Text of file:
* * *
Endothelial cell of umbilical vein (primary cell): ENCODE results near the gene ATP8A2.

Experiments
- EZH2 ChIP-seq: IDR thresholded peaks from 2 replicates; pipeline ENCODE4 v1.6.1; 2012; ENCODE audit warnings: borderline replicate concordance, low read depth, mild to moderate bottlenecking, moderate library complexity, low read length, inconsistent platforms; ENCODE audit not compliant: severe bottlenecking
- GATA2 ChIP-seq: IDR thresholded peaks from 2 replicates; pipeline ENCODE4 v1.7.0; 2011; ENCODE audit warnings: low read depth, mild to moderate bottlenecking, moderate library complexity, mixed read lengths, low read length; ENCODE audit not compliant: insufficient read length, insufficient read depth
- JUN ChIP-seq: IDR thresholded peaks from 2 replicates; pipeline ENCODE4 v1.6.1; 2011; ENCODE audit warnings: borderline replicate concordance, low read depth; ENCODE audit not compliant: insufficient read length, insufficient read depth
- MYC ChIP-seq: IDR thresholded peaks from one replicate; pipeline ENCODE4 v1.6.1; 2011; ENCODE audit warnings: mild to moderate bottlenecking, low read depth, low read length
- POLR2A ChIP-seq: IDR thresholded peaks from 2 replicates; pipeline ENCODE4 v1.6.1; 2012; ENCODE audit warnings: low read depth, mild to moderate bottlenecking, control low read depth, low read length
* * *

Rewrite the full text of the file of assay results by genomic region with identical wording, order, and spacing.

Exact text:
Endothelial cell of umbilical vein (primary cell): ENCODE results near the gene ATP8A2.

Experiments
- EZH2 ChIP-seq: IDR thresholded peaks from 2 replicates; pipeline ENCODE4 v1.6.1; 2012; ENCODE audit warnings: borderline replicate concordance, low read depth, mild to moderate bottlenecking, moderate library complexity, low read length, inconsistent platforms; ENCODE audit not compliant: severe bottlenecking
- GATA2 ChIP-seq: IDR thresholded peaks from 2 replicates; pipeline ENCODE4 v1.7.0; 2011; ENCODE audit warnings: low read depth, mild to moderate bottlenecking, moderate library complexity, mixed read lengths, low read length; ENCODE audit not compliant: insufficient read length, insufficient read depth
- JUN ChIP-seq: IDR thresholded peaks from 2 replicates; pipeline ENCODE4 v1.6.1; 2011; ENCODE audit warnings: borderline replicate concordance, low read depth; ENCODE audit not compliant: insufficient read length, insufficient read depth
- MYC ChIP-seq: IDR thresholded peaks from one replicate; pipeline ENCODE4 v1.6.1; 2011; ENCODE audit warnings: mild to moderate bottlenecking, low read depth, low read length
- POLR2A ChIP-seq: IDR thresholded peaks from 2 replicates; pipeline ENCODE4 v1.6.1; 2012; ENCODE audit warnings: low read depth, mild to moderate bottlenecking, control low read depth, low read length